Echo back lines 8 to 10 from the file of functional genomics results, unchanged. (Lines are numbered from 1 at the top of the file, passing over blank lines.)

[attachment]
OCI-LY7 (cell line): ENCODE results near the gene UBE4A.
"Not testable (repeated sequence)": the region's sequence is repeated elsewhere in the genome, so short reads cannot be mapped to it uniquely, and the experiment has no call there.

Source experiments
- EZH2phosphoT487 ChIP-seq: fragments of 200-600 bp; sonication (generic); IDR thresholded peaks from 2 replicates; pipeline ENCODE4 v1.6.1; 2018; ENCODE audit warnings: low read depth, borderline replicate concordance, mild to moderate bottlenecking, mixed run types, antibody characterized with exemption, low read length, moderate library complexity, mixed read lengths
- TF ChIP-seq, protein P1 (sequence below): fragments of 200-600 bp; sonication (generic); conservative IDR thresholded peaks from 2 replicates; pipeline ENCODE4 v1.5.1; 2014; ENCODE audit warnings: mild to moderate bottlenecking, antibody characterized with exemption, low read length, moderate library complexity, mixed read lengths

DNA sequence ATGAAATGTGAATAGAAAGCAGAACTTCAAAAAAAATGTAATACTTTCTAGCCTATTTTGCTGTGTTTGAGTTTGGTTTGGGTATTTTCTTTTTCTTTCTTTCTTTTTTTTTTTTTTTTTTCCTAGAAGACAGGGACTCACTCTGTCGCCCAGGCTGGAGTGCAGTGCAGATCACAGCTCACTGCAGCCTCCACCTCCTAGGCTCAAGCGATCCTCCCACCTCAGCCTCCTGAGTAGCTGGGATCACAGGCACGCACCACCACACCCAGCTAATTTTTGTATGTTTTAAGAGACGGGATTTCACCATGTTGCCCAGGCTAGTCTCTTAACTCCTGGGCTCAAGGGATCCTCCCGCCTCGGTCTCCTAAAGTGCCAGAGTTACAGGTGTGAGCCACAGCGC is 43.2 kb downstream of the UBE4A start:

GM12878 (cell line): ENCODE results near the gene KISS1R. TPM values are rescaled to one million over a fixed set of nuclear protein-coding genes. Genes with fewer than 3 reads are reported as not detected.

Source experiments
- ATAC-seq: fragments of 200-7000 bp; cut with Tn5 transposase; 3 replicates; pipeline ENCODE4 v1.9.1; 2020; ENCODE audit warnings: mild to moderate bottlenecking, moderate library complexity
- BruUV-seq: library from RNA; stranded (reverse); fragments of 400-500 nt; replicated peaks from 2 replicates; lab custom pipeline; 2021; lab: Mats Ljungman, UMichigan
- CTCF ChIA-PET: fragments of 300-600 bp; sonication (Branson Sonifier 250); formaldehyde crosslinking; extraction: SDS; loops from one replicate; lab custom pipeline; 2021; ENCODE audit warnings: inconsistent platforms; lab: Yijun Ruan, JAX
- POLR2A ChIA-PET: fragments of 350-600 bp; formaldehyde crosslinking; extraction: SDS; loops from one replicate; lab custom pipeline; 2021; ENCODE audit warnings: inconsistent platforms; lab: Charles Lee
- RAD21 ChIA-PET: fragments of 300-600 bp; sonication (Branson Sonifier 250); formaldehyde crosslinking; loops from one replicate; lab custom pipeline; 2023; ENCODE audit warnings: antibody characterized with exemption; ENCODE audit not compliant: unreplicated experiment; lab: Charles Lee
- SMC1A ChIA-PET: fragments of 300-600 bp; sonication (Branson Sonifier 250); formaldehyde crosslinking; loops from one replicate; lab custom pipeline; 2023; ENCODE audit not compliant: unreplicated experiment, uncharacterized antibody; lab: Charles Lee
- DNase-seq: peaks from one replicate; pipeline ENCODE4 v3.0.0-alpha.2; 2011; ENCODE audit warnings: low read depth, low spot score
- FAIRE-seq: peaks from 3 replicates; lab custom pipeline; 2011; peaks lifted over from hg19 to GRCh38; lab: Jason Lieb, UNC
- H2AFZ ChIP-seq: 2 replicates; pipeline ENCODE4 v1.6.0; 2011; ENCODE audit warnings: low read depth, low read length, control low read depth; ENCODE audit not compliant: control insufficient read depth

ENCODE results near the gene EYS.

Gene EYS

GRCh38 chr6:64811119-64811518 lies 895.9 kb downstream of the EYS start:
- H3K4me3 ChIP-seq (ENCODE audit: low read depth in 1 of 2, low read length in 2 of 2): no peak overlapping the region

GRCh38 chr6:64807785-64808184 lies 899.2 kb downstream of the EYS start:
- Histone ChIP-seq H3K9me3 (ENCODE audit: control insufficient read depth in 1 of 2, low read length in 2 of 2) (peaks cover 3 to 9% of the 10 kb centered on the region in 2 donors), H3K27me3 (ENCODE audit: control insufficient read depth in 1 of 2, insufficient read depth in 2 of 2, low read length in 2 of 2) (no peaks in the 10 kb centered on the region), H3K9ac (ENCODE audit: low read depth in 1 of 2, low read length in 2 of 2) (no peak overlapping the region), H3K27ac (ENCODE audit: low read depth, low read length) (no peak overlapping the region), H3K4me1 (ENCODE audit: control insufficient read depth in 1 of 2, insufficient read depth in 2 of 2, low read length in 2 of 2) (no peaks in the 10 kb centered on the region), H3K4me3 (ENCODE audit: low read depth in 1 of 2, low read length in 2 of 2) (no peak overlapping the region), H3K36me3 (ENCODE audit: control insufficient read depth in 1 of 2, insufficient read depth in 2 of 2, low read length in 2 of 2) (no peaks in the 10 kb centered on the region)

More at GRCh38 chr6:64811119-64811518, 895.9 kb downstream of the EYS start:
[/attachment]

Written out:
Source experiments
- ATAC-seq: fragments of 200-7000 bp; cut with Tn5 transposase; 3 replicates; pipeline ENCODE4 v1.9.1; 2020; ENCODE audit warnings: mild to moderate bottlenecking, moderate library complexity
- BruUV-seq: library from RNA; stranded (reverse); fragments of 400-500 nt; replicated peaks from 2 replicates; lab custom pipeline; 2021; lab: Mats Ljungman, UMichigan